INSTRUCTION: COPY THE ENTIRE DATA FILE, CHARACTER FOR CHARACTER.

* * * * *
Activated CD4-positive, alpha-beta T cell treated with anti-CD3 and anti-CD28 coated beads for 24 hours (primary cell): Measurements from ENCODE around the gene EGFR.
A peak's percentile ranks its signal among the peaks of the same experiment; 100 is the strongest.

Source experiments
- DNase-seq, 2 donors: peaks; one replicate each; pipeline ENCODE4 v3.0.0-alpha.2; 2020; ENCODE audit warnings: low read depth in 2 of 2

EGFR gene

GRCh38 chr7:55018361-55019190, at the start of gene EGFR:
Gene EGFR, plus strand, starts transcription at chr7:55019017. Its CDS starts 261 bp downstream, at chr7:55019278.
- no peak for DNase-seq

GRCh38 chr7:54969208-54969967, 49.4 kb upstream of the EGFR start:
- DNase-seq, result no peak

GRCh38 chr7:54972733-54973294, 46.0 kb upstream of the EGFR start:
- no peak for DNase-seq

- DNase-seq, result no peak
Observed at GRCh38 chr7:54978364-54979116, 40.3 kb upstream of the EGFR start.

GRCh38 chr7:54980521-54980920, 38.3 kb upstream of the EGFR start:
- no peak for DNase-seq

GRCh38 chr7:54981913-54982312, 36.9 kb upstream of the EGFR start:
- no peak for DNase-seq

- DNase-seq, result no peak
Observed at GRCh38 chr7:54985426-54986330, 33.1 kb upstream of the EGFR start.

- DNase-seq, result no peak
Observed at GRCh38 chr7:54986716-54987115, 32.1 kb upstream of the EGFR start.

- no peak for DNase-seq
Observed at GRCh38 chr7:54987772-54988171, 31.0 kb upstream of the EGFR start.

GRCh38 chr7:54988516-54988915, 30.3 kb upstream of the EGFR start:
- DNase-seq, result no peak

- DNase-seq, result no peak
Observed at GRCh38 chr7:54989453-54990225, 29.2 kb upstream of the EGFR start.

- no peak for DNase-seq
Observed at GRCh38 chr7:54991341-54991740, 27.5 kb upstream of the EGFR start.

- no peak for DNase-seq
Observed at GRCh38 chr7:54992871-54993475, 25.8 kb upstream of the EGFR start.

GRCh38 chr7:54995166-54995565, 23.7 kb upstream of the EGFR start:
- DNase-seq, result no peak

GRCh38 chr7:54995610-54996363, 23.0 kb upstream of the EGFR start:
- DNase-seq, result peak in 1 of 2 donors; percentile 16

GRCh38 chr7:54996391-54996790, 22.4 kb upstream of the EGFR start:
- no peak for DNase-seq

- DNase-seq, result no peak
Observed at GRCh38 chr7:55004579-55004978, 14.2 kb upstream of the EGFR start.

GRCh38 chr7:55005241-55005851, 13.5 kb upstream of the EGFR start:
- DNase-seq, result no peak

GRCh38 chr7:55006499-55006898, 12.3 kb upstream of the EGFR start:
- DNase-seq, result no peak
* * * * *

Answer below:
Activated CD4-positive, alpha-beta T cell treated with anti-CD3 and anti-CD28 coated beads for 24 hours (primary cell): Measurements from ENCODE around the gene EGFR.
A peak's percentile ranks its signal among the peaks of the same experiment; 100 is the strongest.

Source experiments
- DNase-seq, 2 donors: peaks; one replicate each; pipeline ENCODE4 v3.0.0-alpha.2; 2020; ENCODE audit warnings: low read depth in 2 of 2

EGFR gene

GRCh38 chr7:55018361-55019190, at the start of gene EGFR:
Gene EGFR, plus strand, starts transcription at chr7:55019017. Its CDS starts 261 bp downstream, at chr7:55019278.
- no peak for DNase-seq

GRCh38 chr7:54969208-54969967, 49.4 kb upstream of the EGFR start:
- DNase-seq, result no peak

GRCh38 chr7:54972733-54973294, 46.0 kb upstream of the EGFR start:
- no peak for DNase-seq

- DNase-seq, result no peak
Observed at GRCh38 chr7:54978364-54979116, 40.3 kb upstream of the EGFR start.

GRCh38 chr7:54980521-54980920, 38.3 kb upstream of the EGFR start:
- no peak for DNase-seq

GRCh38 chr7:54981913-54982312, 36.9 kb upstream of the EGFR start:
- no peak for DNase-seq

- DNase-seq, result no peak
Observed at GRCh38 chr7:54985426-54986330, 33.1 kb upstream of the EGFR start.

- DNase-seq, result no peak
Observed at GRCh38 chr7:54986716-54987115, 32.1 kb upstream of the EGFR start.

- no peak for DNase-seq
Observed at GRCh38 chr7:54987772-54988171, 31.0 kb upstream of the EGFR start.

GRCh38 chr7:54988516-54988915, 30.3 kb upstream of the EGFR start:
- DNase-seq, result no peak

- DNase-seq, result no peak
Observed at GRCh38 chr7:54989453-54990225, 29.2 kb upstream of the EGFR start.

- no peak for DNase-seq
Observed at GRCh38 chr7:54991341-54991740, 27.5 kb upstream of the EGFR start.

- no peak for DNase-seq
Observed at GRCh38 chr7:54992871-54993475, 25.8 kb upstream of the EGFR start.

GRCh38 chr7:54995166-54995565, 23.7 kb upstream of the EGFR start:
- DNase-seq, result no peak

GRCh38 chr7:54995610-54996363, 23.0 kb upstream of the EGFR start:
- DNase-seq, result peak in 1 of 2 donors; percentile 16

GRCh38 chr7:54996391-54996790, 22.4 kb upstream of the EGFR start:
- no peak for DNase-seq

- DNase-seq, result no peak
Observed at GRCh38 chr7:55004579-55004978, 14.2 kb upstream of the EGFR start.

GRCh38 chr7:55005241-55005851, 13.5 kb upstream of the EGFR start:
- DNase-seq, result no peak

GRCh38 chr7:55006499-55006898, 12.3 kb upstream of the EGFR start:
- DNase-seq, result no peak